If there were a single soundbite to summarise the Helium 250 it would be that it was an exceptionally comfortable bag to sleep in and a pleasure to use. The construction oozes quality, the temperature rating is realistic (once you get your head around what the ratings actually mean), the down is from an ethical source, and the weight is actually quite remarkable - all the more so considering this isn't even their top of the range model! Price-wise, £200 seems fair, especially considering how long it's going to last. Yes it's a major purchase, but you could consider it an investment on years of comfy nights.

Mountain Equipment Helium 250  © UKC Gear
What Mountain Equipment say:

Weighing less than most bottles of water and packing down equally small, this is the perfect bag for the dedicated warm weather backpacker.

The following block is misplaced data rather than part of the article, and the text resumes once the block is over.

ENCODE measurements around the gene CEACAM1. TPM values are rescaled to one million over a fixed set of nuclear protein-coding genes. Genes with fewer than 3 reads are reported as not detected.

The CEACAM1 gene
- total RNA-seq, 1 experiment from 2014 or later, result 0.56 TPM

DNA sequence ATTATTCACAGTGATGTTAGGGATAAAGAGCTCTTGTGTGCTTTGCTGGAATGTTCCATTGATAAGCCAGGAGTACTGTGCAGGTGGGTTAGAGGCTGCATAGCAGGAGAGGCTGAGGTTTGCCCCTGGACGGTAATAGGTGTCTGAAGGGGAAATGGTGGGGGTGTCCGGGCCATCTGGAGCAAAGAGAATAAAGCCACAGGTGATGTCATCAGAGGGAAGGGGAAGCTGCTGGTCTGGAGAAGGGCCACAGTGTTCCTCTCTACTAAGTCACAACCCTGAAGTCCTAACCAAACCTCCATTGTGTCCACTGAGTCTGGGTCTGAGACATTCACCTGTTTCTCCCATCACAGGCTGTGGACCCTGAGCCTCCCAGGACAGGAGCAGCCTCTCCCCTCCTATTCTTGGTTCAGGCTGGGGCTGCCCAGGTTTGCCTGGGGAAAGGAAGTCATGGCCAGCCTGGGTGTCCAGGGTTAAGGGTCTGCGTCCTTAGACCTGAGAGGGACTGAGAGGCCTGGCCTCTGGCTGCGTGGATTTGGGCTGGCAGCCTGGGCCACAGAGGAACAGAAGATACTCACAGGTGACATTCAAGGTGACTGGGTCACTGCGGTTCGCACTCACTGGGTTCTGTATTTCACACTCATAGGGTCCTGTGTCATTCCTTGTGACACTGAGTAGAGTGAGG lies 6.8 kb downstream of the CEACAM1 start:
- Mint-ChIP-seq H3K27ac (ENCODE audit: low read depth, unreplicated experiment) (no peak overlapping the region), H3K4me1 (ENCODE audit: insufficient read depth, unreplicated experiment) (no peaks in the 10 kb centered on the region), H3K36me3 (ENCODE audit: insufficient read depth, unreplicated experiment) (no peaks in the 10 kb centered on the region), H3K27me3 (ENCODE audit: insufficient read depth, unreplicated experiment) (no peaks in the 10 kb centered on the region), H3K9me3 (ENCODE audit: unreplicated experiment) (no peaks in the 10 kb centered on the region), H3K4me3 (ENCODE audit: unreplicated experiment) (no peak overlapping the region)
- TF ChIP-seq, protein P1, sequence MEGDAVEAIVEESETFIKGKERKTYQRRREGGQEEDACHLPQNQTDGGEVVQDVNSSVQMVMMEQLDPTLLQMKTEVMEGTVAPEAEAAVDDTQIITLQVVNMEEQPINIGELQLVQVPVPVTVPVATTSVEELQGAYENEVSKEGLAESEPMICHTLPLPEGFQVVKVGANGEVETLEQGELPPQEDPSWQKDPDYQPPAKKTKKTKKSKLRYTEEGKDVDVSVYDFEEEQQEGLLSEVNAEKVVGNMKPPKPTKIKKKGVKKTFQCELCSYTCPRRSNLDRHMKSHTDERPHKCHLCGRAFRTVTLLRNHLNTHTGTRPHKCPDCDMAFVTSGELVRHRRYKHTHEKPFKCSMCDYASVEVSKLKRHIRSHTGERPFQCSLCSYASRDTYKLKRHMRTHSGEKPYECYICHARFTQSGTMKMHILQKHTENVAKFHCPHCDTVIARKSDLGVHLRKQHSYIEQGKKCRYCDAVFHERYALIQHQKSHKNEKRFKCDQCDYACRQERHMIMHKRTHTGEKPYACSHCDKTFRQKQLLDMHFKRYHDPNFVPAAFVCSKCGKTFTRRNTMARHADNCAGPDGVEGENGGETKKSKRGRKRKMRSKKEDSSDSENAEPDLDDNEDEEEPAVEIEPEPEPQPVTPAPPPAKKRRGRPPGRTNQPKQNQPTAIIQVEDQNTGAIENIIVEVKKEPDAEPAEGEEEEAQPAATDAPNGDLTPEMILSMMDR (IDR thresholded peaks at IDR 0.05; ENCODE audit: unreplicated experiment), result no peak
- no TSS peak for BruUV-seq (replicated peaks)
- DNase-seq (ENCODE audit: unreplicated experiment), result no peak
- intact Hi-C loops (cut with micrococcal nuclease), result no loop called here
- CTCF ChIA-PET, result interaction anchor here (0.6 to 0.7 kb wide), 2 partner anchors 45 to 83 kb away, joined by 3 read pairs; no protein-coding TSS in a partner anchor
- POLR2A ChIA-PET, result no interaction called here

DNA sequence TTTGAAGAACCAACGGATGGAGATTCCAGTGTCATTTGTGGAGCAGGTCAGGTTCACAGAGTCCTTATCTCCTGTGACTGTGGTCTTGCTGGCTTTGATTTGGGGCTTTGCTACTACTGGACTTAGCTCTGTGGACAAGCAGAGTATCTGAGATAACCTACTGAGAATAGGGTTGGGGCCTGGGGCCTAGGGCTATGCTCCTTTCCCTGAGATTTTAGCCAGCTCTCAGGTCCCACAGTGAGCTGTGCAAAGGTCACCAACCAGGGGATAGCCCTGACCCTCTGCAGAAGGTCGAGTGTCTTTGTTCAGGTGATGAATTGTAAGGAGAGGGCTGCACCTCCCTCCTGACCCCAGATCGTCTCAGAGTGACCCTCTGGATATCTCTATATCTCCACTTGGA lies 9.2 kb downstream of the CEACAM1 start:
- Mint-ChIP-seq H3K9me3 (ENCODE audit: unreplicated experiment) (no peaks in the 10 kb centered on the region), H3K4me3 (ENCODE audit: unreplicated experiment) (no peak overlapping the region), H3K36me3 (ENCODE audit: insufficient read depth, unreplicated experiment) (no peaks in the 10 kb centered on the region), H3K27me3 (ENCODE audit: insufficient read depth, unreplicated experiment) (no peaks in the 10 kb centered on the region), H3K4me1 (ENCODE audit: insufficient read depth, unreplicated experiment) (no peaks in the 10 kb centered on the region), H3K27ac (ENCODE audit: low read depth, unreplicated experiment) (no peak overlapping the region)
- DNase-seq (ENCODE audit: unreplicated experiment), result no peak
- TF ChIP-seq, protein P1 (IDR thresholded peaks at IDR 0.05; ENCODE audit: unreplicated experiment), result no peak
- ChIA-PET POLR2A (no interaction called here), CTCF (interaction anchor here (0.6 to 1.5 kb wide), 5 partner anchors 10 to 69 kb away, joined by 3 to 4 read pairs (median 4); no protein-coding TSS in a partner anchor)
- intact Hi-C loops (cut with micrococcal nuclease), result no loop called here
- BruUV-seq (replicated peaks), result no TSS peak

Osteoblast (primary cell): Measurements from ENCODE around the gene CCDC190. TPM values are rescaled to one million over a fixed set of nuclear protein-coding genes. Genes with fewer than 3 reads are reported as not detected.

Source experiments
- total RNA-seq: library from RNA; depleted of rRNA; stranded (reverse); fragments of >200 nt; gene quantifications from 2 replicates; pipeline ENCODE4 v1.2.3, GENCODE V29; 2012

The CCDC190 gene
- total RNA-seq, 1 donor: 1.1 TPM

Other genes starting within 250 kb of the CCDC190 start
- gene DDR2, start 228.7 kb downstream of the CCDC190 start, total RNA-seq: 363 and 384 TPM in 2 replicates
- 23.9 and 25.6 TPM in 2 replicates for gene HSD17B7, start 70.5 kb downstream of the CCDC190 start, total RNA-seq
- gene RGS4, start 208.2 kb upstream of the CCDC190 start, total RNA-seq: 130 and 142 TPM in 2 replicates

• Price: £200
  • Total weight: 705g (size Reg, men's); 675g (women's)
  • HELIUM™ 20 outer shell is very light and highly breathable
  • 243g of 90-10 Pure Duck Down with a minimum fill power of 700
  • Alpine fit with zoned EXL® system maximises thermal efficiency (Women's model only)
  • Slanted Box-Wall baffles and Stitch-Through baffles
  • Mid-level side seams
  • 5 baffle anatomically shaped hood
  • 4 baffle anatomically shaped and offset foot-box
  • Full length Gemini™ zip baffle and integrated collar with Lode Lock™ closure
  • Supplied with waterproof roll-top stuff-sack and storage cube

For more info see

For more information Mountain Equipment